Another key action to improve visibility of women in the seafood sector is to create events or ‘moments’ where we can recognise talent in the female labour force. This is why International Women’s Day is so crucial. I’m excited to see new initiatives moving forward, such as the Women in Fish and Chips event hosted by JJ Foodservice, which aims to promote and connect women working in the Fish and Chip sector. I was honoured to be part of this event, and really enjoyed connecting with other female operators and appreciating how events like this can support women as they grow their business networks. Hopefully there will be more events, like Women in Fish and Chips, across different sectors of the industry.
There are strong reasons for optimism and I am honoured to work with talented, passionate, dynamic and ambitious women in my team at the Marine Stewardship Council. I view my career and role in the industry as a step in the right direction – to break the mould of seafood being male-dominated. I really urge other women to follow their passion and believe in themselves and other women as they pursue their career.
What can be done to encourage a younger generation to move into the seafood industry?
In a growing world where it’s predicted that we’ll reach 9 billion people on this earth by 2050, it’s crucial now more than ever that we have young, talented and inspiring people to transform the seafood industry into one that is sustainable, providing seafood for generations to come.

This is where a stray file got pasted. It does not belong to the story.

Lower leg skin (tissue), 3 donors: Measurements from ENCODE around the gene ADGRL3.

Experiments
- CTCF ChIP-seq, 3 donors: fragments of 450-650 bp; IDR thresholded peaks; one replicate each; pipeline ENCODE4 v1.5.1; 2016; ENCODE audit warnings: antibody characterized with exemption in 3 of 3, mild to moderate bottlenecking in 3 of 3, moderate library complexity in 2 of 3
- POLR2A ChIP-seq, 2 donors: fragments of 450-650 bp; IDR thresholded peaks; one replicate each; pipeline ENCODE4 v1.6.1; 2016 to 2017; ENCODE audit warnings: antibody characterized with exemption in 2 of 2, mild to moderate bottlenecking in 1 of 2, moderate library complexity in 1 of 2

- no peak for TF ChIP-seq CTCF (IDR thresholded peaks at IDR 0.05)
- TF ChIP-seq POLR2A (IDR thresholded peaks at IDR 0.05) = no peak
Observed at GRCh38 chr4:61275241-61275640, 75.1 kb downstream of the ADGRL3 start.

According to the FAO, over 1 billion people rely on fish as their main source of protein, however our growing global population is occurring at a time where we need sustainable, low-carbon protein more than ever. The ocean is facing unprecedented threats from global warming, acidification and plastic pollution, so we need bright, female minds of the future to engage in solutions that can see fishing continue for now and in the future.
The younger generation is vital to realising a future that can support environmental improvements while at the same time fuelling a thriving seafood industry. I see a world where we can ‘have our fish and eat it too!’. Women will be key to realising this future and it’s time we start breaking down misconceptions about gender roles in the seafood industry and instead project positive messages about the wide range of exciting professions that the sector has to offer. ).
So, what can we do to encourage a younger generation of women into the sector? While it’s not a typical common career path spoken about school or at a career’s day event, maybe now is the time that it should be. The seafood industry should engage with local communities and schools to develop opportunities and attract the next generation into what I think is an inspiring and forward-thinking sector.
An alumni of women educated in the marine and fisheries space should be developed to ensure we stay connected and pass these connections on to younger generations of seafood enthusiasts! For example, I’m soon going to my old secondary school to talk about careers in science and my work within the seafood industry. We need more of this. And more connection to create a movement that inspires the next generation.
This younger generation also needs a platform to share ideas and shape the future of this thriving and sustainable industry, after all, they are the future! And while we know there are challenges within the seafood industry – as there are with any sector – it’s not all doom and gloom, as some would like to think! There’s reason to be optimistic and the key is spreading the message far and wide to the younger generations, including finding ways to promote sustainable seafood consumption as a healthy, tasty, low carbon protein to the younger generation.
Perhaps a ‘Greta Thunberg’ of the seafood industry is all we need to sell the message and inspire a movement to only source and eat sustainable seafood, protecting precious fish stocks and marine habitats, while also protecting the future of the seafood industry.